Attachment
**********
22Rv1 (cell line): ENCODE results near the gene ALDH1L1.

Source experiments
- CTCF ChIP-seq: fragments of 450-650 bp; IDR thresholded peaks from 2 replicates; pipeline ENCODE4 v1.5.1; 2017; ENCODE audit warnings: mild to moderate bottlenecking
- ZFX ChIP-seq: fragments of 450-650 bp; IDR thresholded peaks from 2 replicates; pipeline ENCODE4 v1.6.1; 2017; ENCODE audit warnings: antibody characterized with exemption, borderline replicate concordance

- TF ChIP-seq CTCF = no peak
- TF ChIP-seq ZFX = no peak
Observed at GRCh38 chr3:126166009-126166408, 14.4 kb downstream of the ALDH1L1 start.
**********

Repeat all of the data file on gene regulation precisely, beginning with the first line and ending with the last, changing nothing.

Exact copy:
22Rv1 (cell line): ENCODE results near the gene ALDH1L1.

Source experiments
- CTCF ChIP-seq: fragments of 450-650 bp; IDR thresholded peaks from 2 replicates; pipeline ENCODE4 v1.5.1; 2017; ENCODE audit warnings: mild to moderate bottlenecking
- ZFX ChIP-seq: fragments of 450-650 bp; IDR thresholded peaks from 2 replicates; pipeline ENCODE4 v1.6.1; 2017; ENCODE audit warnings: antibody characterized with exemption, borderline replicate concordance

- TF ChIP-seq CTCF = no peak
- TF ChIP-seq ZFX = no peak
Observed at GRCh38 chr3:126166009-126166408, 14.4 kb downstream of the ALDH1L1 start.